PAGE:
Architectural Design Performance Through Computational Intelligence: A Comprehensive Decision Support Framework

Research output: ThesisDissertation (TU Delft)

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Identification of design solutions for a built environment that caters to the human needs at all levels, and more specifically, to the needs of the clients and the society, is the main task addressed by architectural design. Architectural design is a prime example of a design task that is characterized by a high degree of complexity. Architectural design problems by definition entail relationships between decisions and objectives that are all but transparent. For the decision-maker to be able to guide design towards fulfilling objectives, a ‘closed-loop’ approach where variations in design solutions are generated and evaluated in an iterative process is employed. Due to the sheer number of alternative solutions to problems of even a moderate scale (due to combinatorial explosion), it is only feasible to iterate over a minuscule fraction of possible solutions. Design intuition of the professionals involved in design is a strong driving force behind the identification of design direction, in which alternatives are explored as part of the preliminary design process. This is an approach that depends on the human cognitive capabilities to navigate the design space and identify potentially promising solutions. Regardless, the complexity associated with architectural design often poses significant challenges to human cognition. Human cognition, while formidable in its ability to flexibly and efficiently navigate challenging environments, is faced with difficulties in addressing the complexity factors outlined previously, namely: the excessive (combinatorially explosive) number of potential solutions to architectural problems, the complex and non-linear relations between objects and their properties and the conflicting nature of design goals that architectural design entails. Thus, design professionals are often faced with the real threat that their decisions may be biased due to the natural limitations of human cognition acting in complex environments.

Due to the reasons highlighted above, a systematic approach to design space exploration must be undertaken, to maximize the potential for discovering optimal solutions to design problems. Due to the nature of such problems that entail multiple conflicting objectives, a single best solution is generally not attainable. Nonetheless, best-tradeoff solutions are distinguished and highly desirable for such multi-objective design problems. The field of Computational Intelligence, and within that in particular Evolutionary Computation-based (EC) intelligent approaches, offer a lucrative option as decision-support tools in design, as they are able to efficiently address the aforementioned proponents of design complexity. EC approaches are able to navigate the design space efficiently and systematically, considering multiple conflicting objectives and hard constraints, and being able to deal with arbitrary relations between design decision variables and design objectives.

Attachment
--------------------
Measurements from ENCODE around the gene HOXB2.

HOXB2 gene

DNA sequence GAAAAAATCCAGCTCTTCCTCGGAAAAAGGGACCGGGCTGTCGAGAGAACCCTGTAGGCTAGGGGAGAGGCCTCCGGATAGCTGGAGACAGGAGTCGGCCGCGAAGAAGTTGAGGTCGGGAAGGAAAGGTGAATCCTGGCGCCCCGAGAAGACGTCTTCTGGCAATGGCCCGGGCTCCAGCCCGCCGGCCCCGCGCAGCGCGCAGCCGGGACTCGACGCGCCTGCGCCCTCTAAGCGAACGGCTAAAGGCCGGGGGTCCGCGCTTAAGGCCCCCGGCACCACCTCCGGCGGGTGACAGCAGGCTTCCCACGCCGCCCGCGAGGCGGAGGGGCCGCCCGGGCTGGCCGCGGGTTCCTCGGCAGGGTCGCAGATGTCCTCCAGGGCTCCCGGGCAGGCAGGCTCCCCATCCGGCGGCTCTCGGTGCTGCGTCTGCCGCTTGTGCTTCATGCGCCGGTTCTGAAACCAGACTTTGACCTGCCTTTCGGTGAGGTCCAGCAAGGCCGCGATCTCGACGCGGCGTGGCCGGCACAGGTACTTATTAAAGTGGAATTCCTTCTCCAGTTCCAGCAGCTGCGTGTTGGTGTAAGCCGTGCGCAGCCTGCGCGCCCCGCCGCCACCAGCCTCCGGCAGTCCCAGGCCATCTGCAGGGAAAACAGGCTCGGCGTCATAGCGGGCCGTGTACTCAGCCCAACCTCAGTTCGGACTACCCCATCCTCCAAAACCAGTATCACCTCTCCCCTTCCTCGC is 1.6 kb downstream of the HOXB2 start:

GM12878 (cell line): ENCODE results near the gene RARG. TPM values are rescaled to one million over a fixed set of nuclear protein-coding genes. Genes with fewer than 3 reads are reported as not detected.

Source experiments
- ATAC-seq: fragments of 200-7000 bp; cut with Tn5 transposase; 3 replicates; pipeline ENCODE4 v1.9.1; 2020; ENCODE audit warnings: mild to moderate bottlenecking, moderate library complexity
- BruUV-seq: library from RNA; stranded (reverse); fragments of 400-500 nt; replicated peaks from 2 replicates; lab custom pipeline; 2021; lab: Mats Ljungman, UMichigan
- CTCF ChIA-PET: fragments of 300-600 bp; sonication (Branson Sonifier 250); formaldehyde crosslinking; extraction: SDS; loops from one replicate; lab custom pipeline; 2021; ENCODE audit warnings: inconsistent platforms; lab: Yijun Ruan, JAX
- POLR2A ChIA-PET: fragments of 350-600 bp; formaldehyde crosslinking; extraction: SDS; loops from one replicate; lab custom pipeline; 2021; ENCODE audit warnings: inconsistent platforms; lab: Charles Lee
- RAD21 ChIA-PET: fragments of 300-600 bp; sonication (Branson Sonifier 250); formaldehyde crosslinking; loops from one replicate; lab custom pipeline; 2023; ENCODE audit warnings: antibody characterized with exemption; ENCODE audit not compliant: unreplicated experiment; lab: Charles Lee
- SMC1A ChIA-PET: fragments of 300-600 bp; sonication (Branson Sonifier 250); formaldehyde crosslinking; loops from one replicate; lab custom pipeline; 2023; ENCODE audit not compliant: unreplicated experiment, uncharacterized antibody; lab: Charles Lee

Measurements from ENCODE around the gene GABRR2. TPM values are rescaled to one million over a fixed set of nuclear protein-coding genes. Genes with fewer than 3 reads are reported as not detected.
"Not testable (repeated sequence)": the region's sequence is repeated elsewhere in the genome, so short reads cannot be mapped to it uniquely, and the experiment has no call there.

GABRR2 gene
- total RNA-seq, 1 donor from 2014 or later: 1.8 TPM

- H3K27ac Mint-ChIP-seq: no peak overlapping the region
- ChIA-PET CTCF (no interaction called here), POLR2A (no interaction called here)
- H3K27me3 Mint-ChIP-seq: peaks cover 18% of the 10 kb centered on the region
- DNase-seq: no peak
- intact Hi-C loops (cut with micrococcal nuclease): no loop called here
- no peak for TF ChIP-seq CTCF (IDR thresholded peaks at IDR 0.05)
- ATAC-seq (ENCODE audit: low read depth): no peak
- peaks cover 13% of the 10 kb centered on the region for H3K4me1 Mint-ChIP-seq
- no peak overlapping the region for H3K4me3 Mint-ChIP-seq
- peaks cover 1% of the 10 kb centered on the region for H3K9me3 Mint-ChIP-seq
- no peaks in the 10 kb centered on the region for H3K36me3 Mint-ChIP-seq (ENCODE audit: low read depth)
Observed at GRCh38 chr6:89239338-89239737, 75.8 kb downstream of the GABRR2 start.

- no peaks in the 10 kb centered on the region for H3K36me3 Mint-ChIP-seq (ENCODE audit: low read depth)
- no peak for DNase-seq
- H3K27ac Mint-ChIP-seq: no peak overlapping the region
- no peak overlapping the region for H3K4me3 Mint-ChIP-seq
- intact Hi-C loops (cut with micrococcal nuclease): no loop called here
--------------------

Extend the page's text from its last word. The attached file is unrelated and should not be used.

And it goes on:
In today's setting, products of architecture must lead the way to a sustainable and environmentally friendlier society. As such, the performance of buildings has become the main driving force behind the design process, being referred to as ``performance-driven design''. This initiative emphasizes the quantitative evaluation of a design's function in accordance with established design objectives, related to aspects such as energy performance, visual and thermal comfort, cost and environmental footprint, etc. Simulation-based tools that enable accurate design evaluation are gaining ground and offering valuable insight into the performance of buildings. Nonetheless, making decisions in this multi-objective environment is not trivial, and, as stipulated above, may be challenging to human cognition. Thus, in today’s setting where the quantitative performance of buildings keeps gaining ground, the research on the application of EC in architectural design is high on the scientific agenda.

Recognizing the impact design complexity has on architectural design and the potential that EC-based approaches offer in addressing it, this thesis proposes a comprehensive computational intelligence decision support system that combines components based on intelligence with ones based on cognition, with the ultimate aim of enabling decision-makers manage design complexity and improve decision making. In particular, this thesis adopts the theoretical standpoint that efficient navigation of an unknown environment assumes a fusion of intelligence and cognition. In this sense, and given the already widespread adoption of intelligent approaches (such as EC mentioned above), the main contribution of this thesis is to endow the intelligent approach with cognitive facilities, so as to improve its efficiency to the point that it is readily applicable to the early stages of the architectural design process.